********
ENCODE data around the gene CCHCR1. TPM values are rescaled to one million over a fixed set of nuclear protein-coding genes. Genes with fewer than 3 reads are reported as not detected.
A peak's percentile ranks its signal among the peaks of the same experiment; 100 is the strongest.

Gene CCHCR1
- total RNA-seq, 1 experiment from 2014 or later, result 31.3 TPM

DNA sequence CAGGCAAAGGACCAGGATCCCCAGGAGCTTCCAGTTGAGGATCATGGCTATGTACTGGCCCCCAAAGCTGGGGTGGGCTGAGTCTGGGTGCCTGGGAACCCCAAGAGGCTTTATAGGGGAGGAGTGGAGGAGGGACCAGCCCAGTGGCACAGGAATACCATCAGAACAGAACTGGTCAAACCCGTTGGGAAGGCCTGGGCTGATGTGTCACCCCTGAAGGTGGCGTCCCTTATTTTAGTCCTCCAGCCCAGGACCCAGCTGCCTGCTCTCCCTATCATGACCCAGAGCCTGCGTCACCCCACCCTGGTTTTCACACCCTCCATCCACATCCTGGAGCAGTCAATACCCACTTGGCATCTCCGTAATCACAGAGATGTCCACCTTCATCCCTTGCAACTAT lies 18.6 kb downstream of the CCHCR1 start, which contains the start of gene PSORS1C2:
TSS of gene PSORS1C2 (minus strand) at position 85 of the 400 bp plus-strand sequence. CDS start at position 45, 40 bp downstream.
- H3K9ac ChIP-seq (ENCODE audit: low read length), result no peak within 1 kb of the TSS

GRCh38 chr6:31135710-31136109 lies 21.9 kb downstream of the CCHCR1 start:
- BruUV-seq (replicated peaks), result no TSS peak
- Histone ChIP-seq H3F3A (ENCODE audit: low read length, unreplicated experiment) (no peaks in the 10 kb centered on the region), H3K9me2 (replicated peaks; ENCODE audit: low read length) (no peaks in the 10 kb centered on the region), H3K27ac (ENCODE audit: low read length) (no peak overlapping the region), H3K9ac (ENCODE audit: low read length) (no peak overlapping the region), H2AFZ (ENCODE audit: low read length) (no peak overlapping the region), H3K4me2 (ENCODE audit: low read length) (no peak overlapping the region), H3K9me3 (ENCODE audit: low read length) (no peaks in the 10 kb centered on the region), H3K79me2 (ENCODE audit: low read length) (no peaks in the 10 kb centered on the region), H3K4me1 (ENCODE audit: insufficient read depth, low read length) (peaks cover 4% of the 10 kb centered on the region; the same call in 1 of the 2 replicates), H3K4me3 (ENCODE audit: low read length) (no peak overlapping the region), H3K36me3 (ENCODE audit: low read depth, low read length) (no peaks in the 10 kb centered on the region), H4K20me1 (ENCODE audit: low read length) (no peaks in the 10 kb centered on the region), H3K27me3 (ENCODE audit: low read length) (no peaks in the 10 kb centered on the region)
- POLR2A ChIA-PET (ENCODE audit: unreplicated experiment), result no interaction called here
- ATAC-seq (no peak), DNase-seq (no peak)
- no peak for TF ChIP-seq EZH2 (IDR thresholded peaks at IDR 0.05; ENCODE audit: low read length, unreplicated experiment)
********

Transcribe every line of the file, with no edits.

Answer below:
ENCODE data around the gene CCHCR1. TPM values are rescaled to one million over a fixed set of nuclear protein-coding genes. Genes with fewer than 3 reads are reported as not detected.
A peak's percentile ranks its signal among the peaks of the same experiment; 100 is the strongest.

Gene CCHCR1
- total RNA-seq, 1 experiment from 2014 or later, result 31.3 TPM

DNA sequence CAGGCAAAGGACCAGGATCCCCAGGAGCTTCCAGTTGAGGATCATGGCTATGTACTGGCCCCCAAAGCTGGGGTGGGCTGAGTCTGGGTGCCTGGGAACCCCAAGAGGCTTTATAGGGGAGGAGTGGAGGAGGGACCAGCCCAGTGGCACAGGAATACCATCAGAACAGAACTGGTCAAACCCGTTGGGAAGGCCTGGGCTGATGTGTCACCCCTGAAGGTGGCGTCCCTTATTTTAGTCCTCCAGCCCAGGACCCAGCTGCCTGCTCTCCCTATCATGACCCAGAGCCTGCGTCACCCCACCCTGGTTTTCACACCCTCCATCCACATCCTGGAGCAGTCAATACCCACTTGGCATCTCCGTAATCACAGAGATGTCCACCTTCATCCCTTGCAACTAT lies 18.6 kb downstream of the CCHCR1 start, which contains the start of gene PSORS1C2:
TSS of gene PSORS1C2 (minus strand) at position 85 of the 400 bp plus-strand sequence. CDS start at position 45, 40 bp downstream.
- H3K9ac ChIP-seq (ENCODE audit: low read length), result no peak within 1 kb of the TSS

GRCh38 chr6:31135710-31136109 lies 21.9 kb downstream of the CCHCR1 start:
- BruUV-seq (replicated peaks), result no TSS peak
- Histone ChIP-seq H3F3A (ENCODE audit: low read length, unreplicated experiment) (no peaks in the 10 kb centered on the region), H3K9me2 (replicated peaks; ENCODE audit: low read length) (no peaks in the 10 kb centered on the region), H3K27ac (ENCODE audit: low read length) (no peak overlapping the region), H3K9ac (ENCODE audit: low read length) (no peak overlapping the region), H2AFZ (ENCODE audit: low read length) (no peak overlapping the region), H3K4me2 (ENCODE audit: low read length) (no peak overlapping the region), H3K9me3 (ENCODE audit: low read length) (no peaks in the 10 kb centered on the region), H3K79me2 (ENCODE audit: low read length) (no peaks in the 10 kb centered on the region), H3K4me1 (ENCODE audit: insufficient read depth, low read length) (peaks cover 4% of the 10 kb centered on the region; the same call in 1 of the 2 replicates), H3K4me3 (ENCODE audit: low read length) (no peak overlapping the region), H3K36me3 (ENCODE audit: low read depth, low read length) (no peaks in the 10 kb centered on the region), H4K20me1 (ENCODE audit: low read length) (no peaks in the 10 kb centered on the region), H3K27me3 (ENCODE audit: low read length) (no peaks in the 10 kb centered on the region)
- POLR2A ChIA-PET (ENCODE audit: unreplicated experiment), result no interaction called here
- ATAC-seq (no peak), DNase-seq (no peak)
- no peak for TF ChIP-seq EZH2 (IDR thresholded peaks at IDR 0.05; ENCODE audit: low read length, unreplicated experiment)